Today in Feminist History: Women Aren’t Too “Delicate” to Beat Men in Baseball! (April 2, 1931)

April 2, 1931: Babe Ruth and Lou Gerhig struck out today, felled by a teenager who needed only seven pitches to earn herself a place in baseball history.

PHOTO: From left, Gehrig, Ruth and Mitchell, earlier today as she was warming up.

Jackie Mitchell, signed for the season on March 28th by Tennessee’s “Chattanooga Lookouts,” a Class AA minor league team, pitched her legendary “sinker” in an annual exhibition game with the New York Yankees, on their way home from Spring Training in Florida. 

Major league baseball is an Eastern and Midwestern phenomenon, with no clubs south of Washington, D.C., and Cincinnati, and none west of St. Louis, so Southern fans always pack the stands for the rare opportunity to see big league ballplayers locally, even if they’re only playing for practice. The contest here always attracts a good deal of attention from the local press, and comments made yesterday by the “Sultan of Swat” clearly increased the public’s interest even more.

According to Ruth: “I don’t know what’s going to happen if they let women play in baseball. Of course, they never will make good. Why? Because they are too delicate. It would kill them to play ball every day.”

Despite his confidence, he did seem concerned enough to ask a reporter: “By the way, how big is she?”

When told she was five feet eight inches tall, he simply said: “Well, I don’t know what things are coming to.”

He found out today. 

After the starting pitcher gave up a double and a run-scoring single, Mitchell was sent in just as it became Ruth’s turn at bat. Her first pitch was a ball, but the next two were right over the plate. Though the Bambino gave them his best swings, it was no use.

He then demanded that the umpire inspect the ball. It was found to be in perfectly legal condition, so whatever tricks it was playing on the Babe were due solely to the pitcher’s skill.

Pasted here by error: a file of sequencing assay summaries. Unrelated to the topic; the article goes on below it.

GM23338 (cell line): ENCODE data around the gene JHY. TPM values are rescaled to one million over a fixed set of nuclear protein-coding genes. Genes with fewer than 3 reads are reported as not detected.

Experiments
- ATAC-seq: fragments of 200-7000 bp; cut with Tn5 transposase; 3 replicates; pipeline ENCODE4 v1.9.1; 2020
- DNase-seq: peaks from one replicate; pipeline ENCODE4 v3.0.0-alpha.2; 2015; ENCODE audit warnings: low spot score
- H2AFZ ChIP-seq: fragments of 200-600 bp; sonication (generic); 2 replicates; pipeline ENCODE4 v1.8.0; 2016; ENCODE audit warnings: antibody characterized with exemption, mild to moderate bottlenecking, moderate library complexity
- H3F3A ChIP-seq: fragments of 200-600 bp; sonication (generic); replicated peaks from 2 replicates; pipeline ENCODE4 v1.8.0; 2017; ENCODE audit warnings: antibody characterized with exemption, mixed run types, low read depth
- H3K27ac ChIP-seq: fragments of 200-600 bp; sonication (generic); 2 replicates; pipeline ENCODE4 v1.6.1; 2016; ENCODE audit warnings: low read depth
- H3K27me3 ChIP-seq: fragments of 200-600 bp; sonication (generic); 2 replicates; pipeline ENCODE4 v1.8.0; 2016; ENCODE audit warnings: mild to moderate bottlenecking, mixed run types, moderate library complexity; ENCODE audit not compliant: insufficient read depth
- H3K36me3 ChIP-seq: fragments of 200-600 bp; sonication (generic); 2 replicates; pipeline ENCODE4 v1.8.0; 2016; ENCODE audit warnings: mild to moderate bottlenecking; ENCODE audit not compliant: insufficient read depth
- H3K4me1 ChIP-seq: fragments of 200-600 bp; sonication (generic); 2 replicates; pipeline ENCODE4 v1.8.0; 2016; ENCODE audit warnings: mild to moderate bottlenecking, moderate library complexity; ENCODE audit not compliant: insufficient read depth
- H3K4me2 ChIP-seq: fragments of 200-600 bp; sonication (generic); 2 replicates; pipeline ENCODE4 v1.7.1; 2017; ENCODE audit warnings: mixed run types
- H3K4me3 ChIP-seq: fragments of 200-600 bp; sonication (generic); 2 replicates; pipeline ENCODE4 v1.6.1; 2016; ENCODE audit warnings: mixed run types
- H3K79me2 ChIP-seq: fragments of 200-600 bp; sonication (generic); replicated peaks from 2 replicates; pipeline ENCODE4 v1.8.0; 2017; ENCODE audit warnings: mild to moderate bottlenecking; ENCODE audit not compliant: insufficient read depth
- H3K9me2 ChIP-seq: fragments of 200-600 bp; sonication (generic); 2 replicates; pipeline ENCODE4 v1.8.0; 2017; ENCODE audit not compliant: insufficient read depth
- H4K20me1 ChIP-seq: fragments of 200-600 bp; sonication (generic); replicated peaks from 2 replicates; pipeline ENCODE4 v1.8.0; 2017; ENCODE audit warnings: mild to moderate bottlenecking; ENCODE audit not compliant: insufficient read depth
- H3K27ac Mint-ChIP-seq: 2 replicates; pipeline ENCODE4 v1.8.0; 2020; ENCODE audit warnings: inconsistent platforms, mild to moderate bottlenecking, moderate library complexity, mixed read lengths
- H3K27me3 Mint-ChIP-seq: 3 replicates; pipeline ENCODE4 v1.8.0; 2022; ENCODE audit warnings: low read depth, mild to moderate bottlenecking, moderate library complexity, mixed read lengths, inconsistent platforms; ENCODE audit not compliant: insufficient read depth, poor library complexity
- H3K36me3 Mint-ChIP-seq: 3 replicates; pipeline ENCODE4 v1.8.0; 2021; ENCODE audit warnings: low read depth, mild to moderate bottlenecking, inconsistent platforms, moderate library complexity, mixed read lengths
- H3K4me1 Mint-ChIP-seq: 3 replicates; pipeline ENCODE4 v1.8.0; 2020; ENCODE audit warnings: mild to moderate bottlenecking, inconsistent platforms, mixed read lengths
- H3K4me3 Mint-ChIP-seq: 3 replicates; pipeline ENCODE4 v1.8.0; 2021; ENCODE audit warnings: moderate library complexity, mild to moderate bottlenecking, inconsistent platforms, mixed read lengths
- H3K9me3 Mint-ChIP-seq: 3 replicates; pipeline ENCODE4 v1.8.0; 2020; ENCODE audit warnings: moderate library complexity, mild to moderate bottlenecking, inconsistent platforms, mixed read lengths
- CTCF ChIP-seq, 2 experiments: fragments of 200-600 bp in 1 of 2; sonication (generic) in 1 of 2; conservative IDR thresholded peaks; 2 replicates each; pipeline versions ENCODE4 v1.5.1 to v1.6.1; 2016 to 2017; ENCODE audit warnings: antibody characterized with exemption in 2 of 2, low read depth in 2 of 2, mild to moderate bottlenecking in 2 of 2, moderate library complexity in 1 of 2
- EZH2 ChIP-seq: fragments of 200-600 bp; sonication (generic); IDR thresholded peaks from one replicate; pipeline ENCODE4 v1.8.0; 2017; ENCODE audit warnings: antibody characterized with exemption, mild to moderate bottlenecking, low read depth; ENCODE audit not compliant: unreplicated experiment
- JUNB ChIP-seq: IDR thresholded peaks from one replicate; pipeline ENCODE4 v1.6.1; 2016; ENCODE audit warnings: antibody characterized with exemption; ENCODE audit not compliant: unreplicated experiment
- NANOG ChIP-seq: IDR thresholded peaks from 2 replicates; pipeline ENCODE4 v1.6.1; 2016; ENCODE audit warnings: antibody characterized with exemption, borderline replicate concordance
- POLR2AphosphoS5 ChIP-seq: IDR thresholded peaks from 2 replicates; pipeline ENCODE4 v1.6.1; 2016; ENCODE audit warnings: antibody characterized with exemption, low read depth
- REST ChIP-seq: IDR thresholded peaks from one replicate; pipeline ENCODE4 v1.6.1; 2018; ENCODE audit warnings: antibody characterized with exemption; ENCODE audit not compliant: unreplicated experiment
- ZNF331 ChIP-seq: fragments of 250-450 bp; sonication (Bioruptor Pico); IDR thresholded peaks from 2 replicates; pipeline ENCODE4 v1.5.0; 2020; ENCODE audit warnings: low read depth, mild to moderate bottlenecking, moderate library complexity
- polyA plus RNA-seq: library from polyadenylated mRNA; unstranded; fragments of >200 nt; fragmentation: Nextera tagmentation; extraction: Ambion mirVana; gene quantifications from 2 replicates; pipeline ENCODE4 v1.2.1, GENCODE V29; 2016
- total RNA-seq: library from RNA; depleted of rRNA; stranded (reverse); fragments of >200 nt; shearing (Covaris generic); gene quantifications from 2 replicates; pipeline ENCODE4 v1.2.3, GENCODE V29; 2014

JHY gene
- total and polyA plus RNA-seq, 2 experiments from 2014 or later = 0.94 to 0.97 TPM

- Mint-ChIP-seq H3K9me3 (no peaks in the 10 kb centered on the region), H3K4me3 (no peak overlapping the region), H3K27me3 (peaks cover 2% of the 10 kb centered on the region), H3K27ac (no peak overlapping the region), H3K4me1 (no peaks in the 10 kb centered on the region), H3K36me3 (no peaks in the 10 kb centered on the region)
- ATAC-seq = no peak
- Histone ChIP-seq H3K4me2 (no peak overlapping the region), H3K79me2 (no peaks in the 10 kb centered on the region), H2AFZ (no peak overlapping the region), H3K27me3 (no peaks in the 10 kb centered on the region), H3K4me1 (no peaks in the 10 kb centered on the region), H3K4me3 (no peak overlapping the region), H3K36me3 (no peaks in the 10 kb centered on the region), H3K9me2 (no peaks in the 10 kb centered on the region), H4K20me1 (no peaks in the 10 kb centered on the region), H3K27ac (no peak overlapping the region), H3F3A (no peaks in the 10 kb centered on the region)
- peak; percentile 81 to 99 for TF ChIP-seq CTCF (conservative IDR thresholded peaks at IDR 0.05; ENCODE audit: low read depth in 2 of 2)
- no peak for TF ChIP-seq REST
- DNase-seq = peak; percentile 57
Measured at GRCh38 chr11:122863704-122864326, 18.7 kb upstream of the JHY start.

Mitchell then shot another pitch, which Ruth apparently thought wasn’t quite in the strike zone, so he ignored it. But the umpire saw it as a third strike, and the Home Run King, who hit 49 round-trippers last year, and had a .359 batting average, vigorously disputed the call, then flung away his bat and trudged to the bench.

Next up was Lou Gehrig, who hit 41 home runs and batted .379 against the American League’s best pitchers during the 1930 season. But he proved no match for Mitchell. The “Iron Horse” went down swinging at all three pitches.

Taught to play ten years ago by neighbor Dazzy Vance, who now plays for the Brooklyn Dodgers, this wasn’t Mitchell’s first time pitching against males. Last year, when she played for the Engelettes, a girls’ team from Chattanooga, she threw nine strike-outs in seven innings against a boys’ team. 

Though she only pitched two-thirds of an inning today, relieved after letting Tony Lazzari walk, it was a great day for baseball fans—and for women in sports.


David Dismore is the archivist for the Feminist Majority Foundation. His journey from would-be weather forecaster to full-time feminist began with the powerful impression made by a photo and a few paragraphs about the suffragists in his high school history textbook; years later, he had his first encounter with NOW—in which he carefully peeked in a window before opening the door to be sure men were allowed. He was eventually active in the ERA extension campaign of 1978, embarked on a cross-country bikeathon for it in 1982 and even worked for pioneers Toni Carabillo and Judith Meuli.